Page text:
Around November, I got a call from American Express inquiring whether the recent attempt to open a credit card in my name was valid. Uh, no. They recommended that I contact the credit bureaus and freeze/lock my credit. In the process of doing that, I noticed a new address on my credit report, one in Colorado. Weird coincidence, I guess, since at this point, all my addresses for all financial institutions and everything (other than my Denver lease) were still in California. Whatever. I had them remove it.
And then, at the end of 2020, shortly after the burglary of my storage unit, I suddenly remembered the attempted identity theft. I looked up the address that I had removed from my credit report. Sure enough, it was within 10 minutes of my storage unit. I potentially had the home address of the burglars. I turned it over to the police. Tempted though I am to take matters into my own hands, let's see what happens.
Update: The police never did anything with the address and never followed up on any other part of the investigation, despite several inquiries by me for an update. Ugh.
State Farm's Bad-Faith Liability Determination Reversal
I'll keep this section relatively short because it really needs its own blog post. In October 2019, Adam and I took a trip to Denver. We were on our way to the airport to return home to SF, and while nearly stopped in a lefthand turn lane (I'm talking < 1 mph), another driver sped up behind us, whipped around our left side into oncoming traffic, then whipped back into our lane ahead of us past the intersection. They clipped our left mirror. We all pulled over in a parking lot. They summoned the police and spun a story that the cop ended up citing me. The damage? A paint smudge on my rental car's mirror casing (or whatever it's called) and a paint smudge on their right rear panel. I immediately wrote up all the details and compiled all the evidence (including a synthesis of what was physically possible in terms of inference) and sent it off to both my auto insurer (State Farm) and the rental car company (Avis). Avis didn't care; the "damage" was below their threshold for normal wear and tear. After a few weeks of agonizing over this and going over the details with my claim investigator, State Farm decided on 50/50 liability. My claim investigator told me that her personal belief was that my narrative was the only one that made sense and that there were inconsistencies in the other party's account. But because of the lack of conclusive direct evidence and because of the police report and my citation, she figured that a 50/50 liability determination would be more palatable to the other insurance company, and under Colorado law, that determination means each party pays for their own damages. Not ideal, but good enough, particularly because I had no damages. The other party (a couple, both of whom were employees of Progressive, their own auto insurance company) were not so pleased with this determination, and they attempted to intimidate State Farm into determining in their favor. This dragged on through early 2020, and when I stopped hearing about it from State Farm, after the last I had heard from my claim investigator was that she was going to hold firm and not capitulate to what was obvious threats and fabrications, I concluded that the matter was resolved.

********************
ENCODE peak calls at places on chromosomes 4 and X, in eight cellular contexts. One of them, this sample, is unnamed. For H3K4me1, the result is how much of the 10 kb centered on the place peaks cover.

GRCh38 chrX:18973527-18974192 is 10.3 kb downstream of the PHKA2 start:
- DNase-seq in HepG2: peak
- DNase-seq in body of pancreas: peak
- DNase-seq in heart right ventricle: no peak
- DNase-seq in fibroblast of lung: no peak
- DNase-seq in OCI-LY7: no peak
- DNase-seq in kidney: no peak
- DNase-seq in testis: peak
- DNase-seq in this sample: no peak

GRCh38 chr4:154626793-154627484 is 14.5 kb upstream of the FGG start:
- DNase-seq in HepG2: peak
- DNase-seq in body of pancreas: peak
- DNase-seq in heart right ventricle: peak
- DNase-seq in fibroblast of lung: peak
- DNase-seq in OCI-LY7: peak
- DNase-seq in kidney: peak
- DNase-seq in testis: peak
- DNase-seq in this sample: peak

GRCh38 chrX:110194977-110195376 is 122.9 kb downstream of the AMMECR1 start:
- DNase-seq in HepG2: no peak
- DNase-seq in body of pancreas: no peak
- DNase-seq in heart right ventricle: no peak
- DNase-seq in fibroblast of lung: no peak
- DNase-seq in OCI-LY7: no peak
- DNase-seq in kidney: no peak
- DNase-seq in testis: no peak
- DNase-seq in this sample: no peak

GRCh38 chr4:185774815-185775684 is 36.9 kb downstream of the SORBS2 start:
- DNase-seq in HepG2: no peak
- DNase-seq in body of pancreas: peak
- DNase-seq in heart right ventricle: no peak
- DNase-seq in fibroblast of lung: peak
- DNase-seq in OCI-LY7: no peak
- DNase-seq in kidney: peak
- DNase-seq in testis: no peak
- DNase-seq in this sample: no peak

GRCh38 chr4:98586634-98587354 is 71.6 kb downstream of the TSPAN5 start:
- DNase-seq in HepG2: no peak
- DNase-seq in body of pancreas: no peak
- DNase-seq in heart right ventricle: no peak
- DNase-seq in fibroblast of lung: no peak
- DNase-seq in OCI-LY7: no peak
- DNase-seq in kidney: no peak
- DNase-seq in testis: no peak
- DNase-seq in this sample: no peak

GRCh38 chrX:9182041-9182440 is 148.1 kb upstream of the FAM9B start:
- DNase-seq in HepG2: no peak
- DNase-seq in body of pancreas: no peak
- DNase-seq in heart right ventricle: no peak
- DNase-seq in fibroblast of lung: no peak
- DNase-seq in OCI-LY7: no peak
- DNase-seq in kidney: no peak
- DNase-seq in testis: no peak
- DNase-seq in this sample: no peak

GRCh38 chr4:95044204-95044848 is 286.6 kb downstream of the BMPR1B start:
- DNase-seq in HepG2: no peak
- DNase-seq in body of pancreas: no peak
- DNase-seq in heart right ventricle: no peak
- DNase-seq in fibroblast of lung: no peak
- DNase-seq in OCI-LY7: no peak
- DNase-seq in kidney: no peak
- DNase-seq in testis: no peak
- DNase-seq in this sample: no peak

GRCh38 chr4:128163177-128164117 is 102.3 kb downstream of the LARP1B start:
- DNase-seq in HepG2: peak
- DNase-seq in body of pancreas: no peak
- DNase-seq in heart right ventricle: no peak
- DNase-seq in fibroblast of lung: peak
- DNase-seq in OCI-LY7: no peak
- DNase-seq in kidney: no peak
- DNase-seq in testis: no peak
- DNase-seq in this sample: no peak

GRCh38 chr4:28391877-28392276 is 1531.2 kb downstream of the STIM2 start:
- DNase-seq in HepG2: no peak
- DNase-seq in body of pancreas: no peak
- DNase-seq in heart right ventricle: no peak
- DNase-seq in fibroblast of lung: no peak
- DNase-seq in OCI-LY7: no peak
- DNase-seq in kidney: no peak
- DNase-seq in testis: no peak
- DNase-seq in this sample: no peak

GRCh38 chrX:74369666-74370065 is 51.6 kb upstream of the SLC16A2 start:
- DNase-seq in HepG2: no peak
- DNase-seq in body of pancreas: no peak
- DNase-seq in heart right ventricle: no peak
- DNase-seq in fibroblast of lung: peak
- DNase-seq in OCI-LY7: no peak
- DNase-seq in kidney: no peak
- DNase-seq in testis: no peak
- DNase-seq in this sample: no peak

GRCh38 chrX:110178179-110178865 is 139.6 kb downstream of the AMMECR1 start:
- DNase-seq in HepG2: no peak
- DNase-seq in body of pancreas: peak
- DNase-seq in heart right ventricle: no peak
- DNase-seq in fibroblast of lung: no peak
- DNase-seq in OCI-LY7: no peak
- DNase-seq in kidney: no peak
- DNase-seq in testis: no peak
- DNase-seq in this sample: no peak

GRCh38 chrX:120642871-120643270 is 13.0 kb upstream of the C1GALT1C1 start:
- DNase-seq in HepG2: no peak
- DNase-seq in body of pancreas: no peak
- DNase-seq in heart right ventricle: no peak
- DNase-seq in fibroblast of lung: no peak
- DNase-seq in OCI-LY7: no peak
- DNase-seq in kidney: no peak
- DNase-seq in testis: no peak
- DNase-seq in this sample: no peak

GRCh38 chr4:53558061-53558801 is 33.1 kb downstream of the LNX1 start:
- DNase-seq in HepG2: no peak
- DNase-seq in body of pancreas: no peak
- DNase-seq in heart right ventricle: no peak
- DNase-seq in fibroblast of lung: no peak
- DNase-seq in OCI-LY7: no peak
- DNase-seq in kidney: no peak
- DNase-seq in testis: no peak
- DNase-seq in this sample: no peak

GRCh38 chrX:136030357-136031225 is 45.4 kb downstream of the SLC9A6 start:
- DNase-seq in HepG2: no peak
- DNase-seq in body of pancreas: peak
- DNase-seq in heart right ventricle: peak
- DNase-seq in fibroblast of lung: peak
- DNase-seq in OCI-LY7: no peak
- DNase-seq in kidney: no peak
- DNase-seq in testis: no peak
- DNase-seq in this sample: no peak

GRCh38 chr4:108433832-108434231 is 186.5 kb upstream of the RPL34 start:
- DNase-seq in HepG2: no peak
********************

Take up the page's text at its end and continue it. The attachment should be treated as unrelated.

Fast-forward six months. While I'm driving my 26-foot truck from California to Denver, I got a voicemail from a different claims specialist at State Farm, telling me that they reversed their liability determination. After numerous back and forths, I learned that the basis for the change was that the other side didn't accept it. No new evidence. No reevaluation of the existing evidence. Just disagreement by the other party. Oh, and they also trumped up bodily injury damages, which was so outlandish that it triggered a heightened-scrutiny investigating by State Farm. So here, State Farm already questioned the other party's veracity, but their disagreement was sufficient to overturn the liability determination. WHAT!? I think the epistemological problems here stand on their own without need of further comment. And while I might otherwise have been willing to just suck up the injustice, this determination came with a hefty price tag: Even though my policy would be paying out in the immediate term, it would cause my premiums to increase to the point that, over the course of 6 years, I'd be paying an extra $5000. So not trivial.
I engaged an attorney for guidance. And I appealed with State Farm's internal "California Department of Reconsideration", which is supposed to be independent and objective. In less than 24 clock hours to review all the rich detail I provided, the State Farm California Department of Reconsideration upheld the most recent "all Arthur's fault" determination, citing a bunch of factors that showed a glaring lack of attentiveness to the matter at hand, getting basic facts wrong, re-asserting claims I proved were physically impossible, re-asserting disputed assertions by the other part as though they were incontestable facts, and applying the wrong state law.
So now I'm continuing to pursue a potential legal avenue, while trying to see if I can escalate through State Farm's own management chain.
But fuckin'-A; do I really need this stress on top of everything else going on?
Changing Teams at Amazon